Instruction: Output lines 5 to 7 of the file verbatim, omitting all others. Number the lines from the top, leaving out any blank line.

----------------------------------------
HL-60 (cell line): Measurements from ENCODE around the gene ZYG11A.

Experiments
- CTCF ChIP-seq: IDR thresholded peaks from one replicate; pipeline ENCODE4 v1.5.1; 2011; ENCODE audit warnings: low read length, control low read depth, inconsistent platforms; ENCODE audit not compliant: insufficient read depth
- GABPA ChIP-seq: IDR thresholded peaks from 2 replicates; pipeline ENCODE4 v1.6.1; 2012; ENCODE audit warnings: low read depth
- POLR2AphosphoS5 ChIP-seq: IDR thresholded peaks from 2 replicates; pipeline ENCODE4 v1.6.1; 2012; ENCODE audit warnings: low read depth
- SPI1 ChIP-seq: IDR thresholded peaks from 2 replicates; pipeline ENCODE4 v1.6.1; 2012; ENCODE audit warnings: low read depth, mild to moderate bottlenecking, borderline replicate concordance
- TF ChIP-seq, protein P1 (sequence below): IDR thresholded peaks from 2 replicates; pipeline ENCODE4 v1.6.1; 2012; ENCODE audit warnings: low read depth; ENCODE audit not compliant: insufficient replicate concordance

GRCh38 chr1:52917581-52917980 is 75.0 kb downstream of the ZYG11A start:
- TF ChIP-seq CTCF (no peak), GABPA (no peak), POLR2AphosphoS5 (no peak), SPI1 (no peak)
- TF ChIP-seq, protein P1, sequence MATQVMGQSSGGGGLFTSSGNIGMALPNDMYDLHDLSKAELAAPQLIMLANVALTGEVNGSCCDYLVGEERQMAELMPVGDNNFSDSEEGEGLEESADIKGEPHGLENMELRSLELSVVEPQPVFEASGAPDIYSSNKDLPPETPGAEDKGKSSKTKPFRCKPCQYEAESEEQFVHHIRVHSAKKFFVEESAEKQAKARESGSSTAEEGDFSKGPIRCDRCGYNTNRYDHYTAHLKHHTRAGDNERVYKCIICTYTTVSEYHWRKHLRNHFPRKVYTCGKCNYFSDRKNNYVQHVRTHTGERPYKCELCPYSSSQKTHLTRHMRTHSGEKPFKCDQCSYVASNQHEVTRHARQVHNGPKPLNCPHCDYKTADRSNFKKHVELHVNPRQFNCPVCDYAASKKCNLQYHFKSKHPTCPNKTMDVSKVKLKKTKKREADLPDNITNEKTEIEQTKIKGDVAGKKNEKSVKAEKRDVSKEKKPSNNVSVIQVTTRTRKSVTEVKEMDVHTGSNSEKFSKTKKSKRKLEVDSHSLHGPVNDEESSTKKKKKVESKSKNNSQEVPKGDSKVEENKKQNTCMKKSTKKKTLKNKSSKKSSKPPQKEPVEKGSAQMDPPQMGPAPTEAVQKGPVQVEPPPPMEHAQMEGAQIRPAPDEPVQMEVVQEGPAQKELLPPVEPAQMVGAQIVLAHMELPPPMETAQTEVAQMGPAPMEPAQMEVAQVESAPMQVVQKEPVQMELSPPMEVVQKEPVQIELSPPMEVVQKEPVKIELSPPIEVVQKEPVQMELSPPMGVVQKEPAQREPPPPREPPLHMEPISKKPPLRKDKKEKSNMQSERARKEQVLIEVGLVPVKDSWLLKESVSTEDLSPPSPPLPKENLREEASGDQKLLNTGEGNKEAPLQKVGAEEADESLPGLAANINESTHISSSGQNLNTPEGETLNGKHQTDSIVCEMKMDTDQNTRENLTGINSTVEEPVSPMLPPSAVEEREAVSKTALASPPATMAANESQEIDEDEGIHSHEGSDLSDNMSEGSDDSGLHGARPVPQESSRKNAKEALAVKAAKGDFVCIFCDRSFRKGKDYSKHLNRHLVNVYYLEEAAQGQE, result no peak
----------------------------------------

- POLR2AphosphoS5 ChIP-seq: IDR thresholded peaks from 2 replicates; pipeline ENCODE4 v1.6.1; 2012; ENCODE audit warnings: low read depth
- SPI1 ChIP-seq: IDR thresholded peaks from 2 replicates; pipeline ENCODE4 v1.6.1; 2012; ENCODE audit warnings: low read depth, mild to moderate bottlenecking, borderline replicate concordance
- TF ChIP-seq, protein P1 (sequence below): IDR thresholded peaks from 2 replicates; pipeline ENCODE4 v1.6.1; 2012; ENCODE audit warnings: low read depth; ENCODE audit not compliant: insufficient replicate concordance